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Justified, Alcatraz

Plus: Rob, Being Human, Lost Girl


Justified - FX
  • FX
  • Justified

Tuesday, Jan. 17 (FX)

Season Premiere: What to know about Season 3 of Justified: U.S. Marshal Raylan Givens (Timothy Olyphant) is watching his back for Bennetts more than ever after the death of family figurehead Mags; girlfriend Winona (Natalie Zea) is pregnant; Boyd (Walton Goggins) is still the worst/best friend to have; Boyd’s gal Ava (Joelle Carter) may or may not have survived that gunshot at the end of last season; and there’s a pickup-load of heavy-hitter guest stars coming to Harlan, Ky., (including Carla Gugino, Neal McDonough, Jere Burns and Dexter’s Desmond Harrington). If none of this makes sense, you need to get Seasons 1 and 2 now, and then come to Brewvies (677 S. 200 West, 21 and over), where True TV will be presenting Justified on the big screen every Tuesday at 8 p.m., free and followed by an encore run of FX’s American Horror Story. You’re welcome.

Thursday, Jan. 12 (CBS)

Series Debut: Since ABC’s Work It has already sewn up the Worst New Sitcom of the Year/Decade/Epoch title, it should be critical smooth sailing for Rob Schneider’s
¡Rob!, right? Yeah, probably not: The former Deuce Bigalow stars as a twitchy gringo who marries into a tight-knit Mexican family—so, by TV law, the disapproving patriarch of said family has to be Cheech Marin. At least Work It is aggressively awful; ¡Rob! couldn’t be more lifelessly innocuous if it were on TV Land, or on TBS as Tyler Perry’s ¡Rob!. There’s nothing here—and yet it’ll still get higher ratings than the return of 30 Rock on NBC tonight. For shame, ’Merica.

Napoleon Dynamite
Sunday, Jan. 15 (Fox)

Series Debut: Before you ask, “Shouldn’t this have happened seven years ago?”, consider this: Should it have happened at all? This new cartoon take on the 2004 film hit Napoleon Dynamite features all of the original actors’ voices, but also flat artwork and nary a fresh idea. Bring back Bob’s Burgers, already.

Monday, Jan. 16 (Fox)

Series Debut: Over 300 criminals who were supposedly transferred out of Alcatraz prison in 1963 suddenly begin appearing in the present day, un-aged and un-rehabilitated—and only a plays-by-her-own-rules San Francisco cop (Sarah Jones) and an Alcatraz historian (Jorge Garcia) can stop it. Well, them and a phantom-inmate-hunting secret agency housed in a high-tech “Batcave” underneath The Rock. Alcatraz is some heady, twisty stuff to drop midseason, but if it can overcome network audiences’ lame resistance to sci-fi—and cut back on characters gravely intoning “This … is Alcatraz”—it could become the next Lost instead of the next Fringe.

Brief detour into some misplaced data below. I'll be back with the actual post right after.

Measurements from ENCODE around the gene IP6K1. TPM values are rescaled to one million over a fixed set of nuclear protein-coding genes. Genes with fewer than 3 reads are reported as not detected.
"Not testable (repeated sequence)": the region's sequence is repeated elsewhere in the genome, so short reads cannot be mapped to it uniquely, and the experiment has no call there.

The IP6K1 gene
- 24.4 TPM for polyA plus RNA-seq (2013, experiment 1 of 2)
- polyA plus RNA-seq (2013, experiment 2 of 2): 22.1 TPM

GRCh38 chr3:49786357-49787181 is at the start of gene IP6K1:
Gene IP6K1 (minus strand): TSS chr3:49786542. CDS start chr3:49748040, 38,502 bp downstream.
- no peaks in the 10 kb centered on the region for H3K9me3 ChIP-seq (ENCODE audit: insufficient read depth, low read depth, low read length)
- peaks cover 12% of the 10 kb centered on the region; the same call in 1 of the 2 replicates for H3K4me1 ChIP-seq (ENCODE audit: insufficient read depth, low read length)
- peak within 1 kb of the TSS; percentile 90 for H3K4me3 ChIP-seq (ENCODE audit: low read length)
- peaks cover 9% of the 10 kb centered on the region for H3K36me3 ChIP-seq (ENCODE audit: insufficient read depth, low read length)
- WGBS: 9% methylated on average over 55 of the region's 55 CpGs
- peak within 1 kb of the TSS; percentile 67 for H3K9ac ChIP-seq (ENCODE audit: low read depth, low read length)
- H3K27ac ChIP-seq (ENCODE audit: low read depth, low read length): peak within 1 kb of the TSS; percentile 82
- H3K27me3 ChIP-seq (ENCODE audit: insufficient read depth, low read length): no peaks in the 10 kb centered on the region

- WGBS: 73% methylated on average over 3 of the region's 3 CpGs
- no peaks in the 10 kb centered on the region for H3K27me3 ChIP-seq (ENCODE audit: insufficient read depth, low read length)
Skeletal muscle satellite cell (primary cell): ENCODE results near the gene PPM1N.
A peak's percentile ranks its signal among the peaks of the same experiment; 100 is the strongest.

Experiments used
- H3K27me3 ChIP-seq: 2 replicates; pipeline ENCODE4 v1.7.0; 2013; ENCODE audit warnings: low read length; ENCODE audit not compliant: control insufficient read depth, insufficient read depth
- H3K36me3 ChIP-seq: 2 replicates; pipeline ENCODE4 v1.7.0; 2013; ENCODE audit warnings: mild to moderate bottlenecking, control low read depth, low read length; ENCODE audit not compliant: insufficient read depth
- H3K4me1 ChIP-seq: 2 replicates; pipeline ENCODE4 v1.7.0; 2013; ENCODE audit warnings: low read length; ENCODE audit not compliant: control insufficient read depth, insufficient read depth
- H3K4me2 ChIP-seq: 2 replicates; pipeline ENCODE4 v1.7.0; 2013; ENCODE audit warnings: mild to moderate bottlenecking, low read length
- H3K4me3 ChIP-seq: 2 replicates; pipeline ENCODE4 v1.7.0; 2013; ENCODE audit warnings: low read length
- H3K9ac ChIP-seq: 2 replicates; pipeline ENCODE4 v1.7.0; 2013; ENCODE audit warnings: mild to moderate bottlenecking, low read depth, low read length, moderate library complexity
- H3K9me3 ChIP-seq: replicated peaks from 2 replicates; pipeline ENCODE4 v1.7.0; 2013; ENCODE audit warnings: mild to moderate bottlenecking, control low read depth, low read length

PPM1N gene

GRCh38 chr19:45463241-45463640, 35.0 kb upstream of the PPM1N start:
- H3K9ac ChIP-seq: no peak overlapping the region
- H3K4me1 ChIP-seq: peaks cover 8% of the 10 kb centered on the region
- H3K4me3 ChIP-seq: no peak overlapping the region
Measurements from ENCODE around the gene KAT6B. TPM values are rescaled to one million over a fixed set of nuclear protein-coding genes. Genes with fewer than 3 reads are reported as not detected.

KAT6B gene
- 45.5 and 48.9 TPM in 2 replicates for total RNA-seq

Being Human, Lost Girl
Monday, Jan. 16 (Syfy)

Season Premiere, U.S. Debut: Speaking of lame resistance to sci-fi, it’s a new year at Syfy! Against all expectations, last year’s Americanized remake of the British hit Being Human actually didn’t suck—The Only TV Column That Matters™ still isn’t sold on the vampire, but the ghost and the werewolf are worthy answers to their U.K. counterparts. The real find of Syfy’s newly branded “Powerful Mondays,” however, is Canadian import Lost Girl: An orphaned woman (Anna Silk) not only learns that she’s a human-draining succubus, but there’s an entire underworld of her kind, divided by a hard clan line of good and evil. She chooses to remain a free agent, taking on a human sidekick (Ksenia Solo) and becoming a supernatural private eye of sorts. Despite the been-there setup, Lost Girl’s odd mix of sex, violence, social politics and humor (provided mostly by Solo) suggests a budget Buffy relocated to Showtime. Who expected Syfy and Canada to deliver?

Twitter: @Bill_Frost

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